This has only been possible in recent years when consumer hardware and broadband speeds made recording such data on a peer-to-peer basis viable (the current size of the Blockchain is approaching 14GB), and this is the absolute key to the concept and execution of Bitcoin.

What is Bitcoin mining?

Bitcoin mining is the process by which the Blockchain is maintained. A computer attached to the network in order to assist with this process is known as a miner and they perform two important functions. Firstly, they check and process payments, making sure there are no double spends, and recording them into the ledger for future reference. Secondly, they are rewarded for these efforts by the award of Bitcoin, which in turn introduces more Bitcoin into circulation.

That is a huge simplification as the process of mining goes way beyond the scope of this blog (and indeed this writer). An important point to note however is that the computing power required to become a successful miner is now enormous, beyond even the highest spec PCs. Indeed, specialist super computers or mining “rigs” sell for tens of thousands of dollars. It’s also a competitive process, at the time of writing the reward on offer is equivalent to about £10,000 worth of Bitcoin every 10 minutes, and so the process becomes ever more difficult requiring more and more computing power. Mining is an arms race and is out of reach for all but the most committed.

How can I get some Bitcoin?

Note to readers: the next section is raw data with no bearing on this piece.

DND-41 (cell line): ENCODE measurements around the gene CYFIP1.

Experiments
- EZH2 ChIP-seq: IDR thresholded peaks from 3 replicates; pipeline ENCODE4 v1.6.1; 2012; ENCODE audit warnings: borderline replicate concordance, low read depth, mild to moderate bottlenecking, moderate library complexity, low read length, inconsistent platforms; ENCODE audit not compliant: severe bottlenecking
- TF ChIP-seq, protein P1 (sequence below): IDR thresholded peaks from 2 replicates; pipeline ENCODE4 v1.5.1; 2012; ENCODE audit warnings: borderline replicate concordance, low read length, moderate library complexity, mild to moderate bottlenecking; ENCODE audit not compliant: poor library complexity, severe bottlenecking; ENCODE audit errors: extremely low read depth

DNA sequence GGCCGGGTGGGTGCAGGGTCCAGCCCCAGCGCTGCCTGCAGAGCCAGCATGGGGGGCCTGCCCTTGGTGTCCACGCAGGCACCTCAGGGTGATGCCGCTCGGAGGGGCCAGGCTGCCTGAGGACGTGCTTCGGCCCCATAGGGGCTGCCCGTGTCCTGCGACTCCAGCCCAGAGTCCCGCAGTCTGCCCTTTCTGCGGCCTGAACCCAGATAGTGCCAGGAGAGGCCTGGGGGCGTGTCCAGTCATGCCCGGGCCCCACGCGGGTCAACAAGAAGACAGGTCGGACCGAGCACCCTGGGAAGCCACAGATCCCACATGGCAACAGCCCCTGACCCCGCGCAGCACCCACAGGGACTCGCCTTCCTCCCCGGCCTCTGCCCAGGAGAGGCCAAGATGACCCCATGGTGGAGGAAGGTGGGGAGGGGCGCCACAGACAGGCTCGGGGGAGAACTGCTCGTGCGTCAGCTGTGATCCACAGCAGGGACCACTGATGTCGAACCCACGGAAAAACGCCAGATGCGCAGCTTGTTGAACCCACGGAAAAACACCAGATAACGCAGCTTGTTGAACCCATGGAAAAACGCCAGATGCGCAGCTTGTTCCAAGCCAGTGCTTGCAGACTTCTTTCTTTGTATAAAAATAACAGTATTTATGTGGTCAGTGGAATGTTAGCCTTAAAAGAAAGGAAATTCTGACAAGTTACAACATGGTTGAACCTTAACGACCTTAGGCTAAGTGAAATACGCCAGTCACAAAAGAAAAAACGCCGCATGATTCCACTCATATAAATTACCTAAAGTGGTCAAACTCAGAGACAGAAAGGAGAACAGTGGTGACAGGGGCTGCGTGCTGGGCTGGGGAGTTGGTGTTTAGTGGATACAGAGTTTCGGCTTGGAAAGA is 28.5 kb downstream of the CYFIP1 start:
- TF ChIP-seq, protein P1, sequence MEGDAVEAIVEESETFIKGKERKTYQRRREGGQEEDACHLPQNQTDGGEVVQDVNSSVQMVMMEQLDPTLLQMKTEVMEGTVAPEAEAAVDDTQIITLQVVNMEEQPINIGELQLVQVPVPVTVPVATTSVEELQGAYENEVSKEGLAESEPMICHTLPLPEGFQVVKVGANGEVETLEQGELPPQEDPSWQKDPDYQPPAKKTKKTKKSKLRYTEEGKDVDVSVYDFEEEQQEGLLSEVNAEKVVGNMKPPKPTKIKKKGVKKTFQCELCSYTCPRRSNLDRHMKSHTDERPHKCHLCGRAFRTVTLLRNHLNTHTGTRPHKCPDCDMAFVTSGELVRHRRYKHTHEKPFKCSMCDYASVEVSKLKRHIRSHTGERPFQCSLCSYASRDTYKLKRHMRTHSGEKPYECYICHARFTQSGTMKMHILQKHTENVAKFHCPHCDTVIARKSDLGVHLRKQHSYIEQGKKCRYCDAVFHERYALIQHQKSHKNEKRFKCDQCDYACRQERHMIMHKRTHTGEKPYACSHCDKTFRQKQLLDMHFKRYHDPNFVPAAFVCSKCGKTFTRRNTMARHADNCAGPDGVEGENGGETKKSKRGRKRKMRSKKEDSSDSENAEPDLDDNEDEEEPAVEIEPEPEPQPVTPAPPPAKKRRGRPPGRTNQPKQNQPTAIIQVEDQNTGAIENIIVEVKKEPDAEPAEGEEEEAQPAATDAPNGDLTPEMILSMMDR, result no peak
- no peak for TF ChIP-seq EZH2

Mining is pretty much out, which leaves buying some using Pounds, Dollars or Euros. That isn’t straightforward either as banks don’t like Bitcoin and make it as hard as possible to transfer money to any formal exchange.

I’ve used two peer to peer websites for my purchase (Bittylicious.com and Bitbargain.co.uk) where you buy from a private seller and wire them funds from your bank account. They’re sort of an eBay for Bitcoin (and you can even buy Bitcoin on eBay). It’s always worth checking the price against a major exchange before you buy from an individual like this, such as Bitstamp which is now the world’s biggest.

You then need to transfer your Bitcoin to a Bitcoin “wallet”, either by downloading software (the Bitcoin “client”) to your PC or opening an online equivalent. Online is the easier option and the biggest out there are Blockchain.info who also have an Android mobile.

What can I do with them?

Two options- invest or spend!

As an investment, Bitcoin are extremely volatile. I bought my first Bitcoin for about U$100 in July 2013, watched it rise all the way to over U$1,200 by November, crash down to U$400 and rise again to about U$700 at the time of writing. Not for the faint hearted!